And the artists are suing.

It will be interesting to see how the industry defends itself. They’re the ones who have been claiming that ripping off artists is the primary crime committed; they’re the ones who have pressed for the full damages possible when they even have circumstantial evidence of stolen music. And in this case, the music labels themselves have admitted they’re doing this.

I am certain that I am not the only one here who hopes that (a) no settlement is reached, and (b) the court rules for the artists to the full extent of the law. The only regret here is that the labels will probably be able to limit damages to their Canadian branches only–the bulk of their businesses are probably shielded from damages. But if the Canadian labels claim they aren’t worth a collective $6 billion, then they can simply have 100% of all music profits redirected right into the artists’ pockets, with interest, until the full amount is paid off.

After all, it’s for the artists.

Categories: Corporate World, Law, RIAA & Piracy Tags: by
  1. Leszek Cyfer
    December 8th, 2009 at 16:37 | #1

    Another case of the manipulating, cheating, lying persona who is accusing others of the things she does herself. In psychology it’s called displacement – and is usually directed at an opponent, someone that persona fears. The RIAA is in this very similar to the republicans who are displacing all over democrats.

  2. Luis
    December 8th, 2009 at 20:35 | #2

    Actually, come to think of it, the labels are doing worse than P2P sharers: the file sharers are simply distributing stuff for free, most of them for no profit whatsoever, while the labels are selling the songs they stole. It’s no different from somebody downloading those songs, burning them on blank CDs, and then selling them on the street.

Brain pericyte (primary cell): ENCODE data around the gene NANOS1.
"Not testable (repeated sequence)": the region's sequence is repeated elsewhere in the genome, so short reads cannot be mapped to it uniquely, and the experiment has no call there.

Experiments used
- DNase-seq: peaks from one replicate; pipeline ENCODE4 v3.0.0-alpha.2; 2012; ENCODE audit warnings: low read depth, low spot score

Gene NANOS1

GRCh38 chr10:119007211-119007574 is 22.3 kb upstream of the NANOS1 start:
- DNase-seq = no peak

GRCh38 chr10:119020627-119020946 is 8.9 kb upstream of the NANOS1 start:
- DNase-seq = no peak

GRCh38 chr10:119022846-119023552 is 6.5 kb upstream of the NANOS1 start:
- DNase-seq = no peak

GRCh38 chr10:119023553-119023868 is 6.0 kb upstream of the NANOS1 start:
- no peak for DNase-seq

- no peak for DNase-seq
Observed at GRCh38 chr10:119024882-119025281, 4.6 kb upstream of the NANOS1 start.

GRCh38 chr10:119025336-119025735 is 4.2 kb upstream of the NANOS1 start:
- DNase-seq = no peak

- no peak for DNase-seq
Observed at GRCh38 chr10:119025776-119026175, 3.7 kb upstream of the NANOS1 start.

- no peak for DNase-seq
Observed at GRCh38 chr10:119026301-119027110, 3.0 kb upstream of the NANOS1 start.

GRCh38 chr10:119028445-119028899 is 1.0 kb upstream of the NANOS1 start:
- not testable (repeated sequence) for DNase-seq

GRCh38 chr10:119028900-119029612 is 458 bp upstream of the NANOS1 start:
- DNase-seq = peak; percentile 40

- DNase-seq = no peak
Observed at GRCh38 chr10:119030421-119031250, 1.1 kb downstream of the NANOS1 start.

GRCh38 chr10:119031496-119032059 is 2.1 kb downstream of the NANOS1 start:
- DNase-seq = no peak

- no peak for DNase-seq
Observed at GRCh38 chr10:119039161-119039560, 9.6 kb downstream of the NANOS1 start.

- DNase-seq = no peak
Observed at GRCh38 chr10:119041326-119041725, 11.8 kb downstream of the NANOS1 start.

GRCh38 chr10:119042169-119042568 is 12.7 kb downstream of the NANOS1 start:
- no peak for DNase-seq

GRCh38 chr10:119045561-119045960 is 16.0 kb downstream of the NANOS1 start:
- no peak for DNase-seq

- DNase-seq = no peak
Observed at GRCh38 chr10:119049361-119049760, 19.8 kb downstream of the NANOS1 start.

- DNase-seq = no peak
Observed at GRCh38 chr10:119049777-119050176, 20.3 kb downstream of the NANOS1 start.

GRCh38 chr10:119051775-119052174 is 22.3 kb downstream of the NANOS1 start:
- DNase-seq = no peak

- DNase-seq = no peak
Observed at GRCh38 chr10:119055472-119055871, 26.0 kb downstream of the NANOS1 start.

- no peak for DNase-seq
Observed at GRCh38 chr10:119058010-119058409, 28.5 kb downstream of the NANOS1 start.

Your point about the Republicans is quite accurate, also in that the music labels will claim there was nothing wrong with what they did and will continue to act as if it never happened.

  3. Brad
    December 19th, 2009 at 18:07 | #3

    How/why in blazes did that legislation ever get there in the first place?

    Still, if the ‘loophole’ exists, then – in the eyes of the law – are the music companies, technically, breaking any law?

    > you know how the music labels lobbied for and got a ridiculous $7500-per-song penalty against file sharers?

    Luis, I wanted to ask you about a recent music file-sharing thing, hoped I’d find something related on your front page … :-) … in the news recently was something about a student (I think) in the USA who was the second ever who refused to settle for charges of music piracy, went to court … and got hit with a $750,000 fine, I think it was. Something like $30,000 per song (he only got convicted of stealing around 24 songs).

    First of all I just can’t understand how any sane country/court could marry such a huge figure with the (virtual) theft of TWENTY-FOUR SONGS. I just can’t wrap my mind around it. Obviously I’m not up to date with the music companies’ activities. Secondly, it doesn’t seem to match with your (similarly ridiculous) $7,500 figure; is that the price for settling out of court?

    It’s obscene.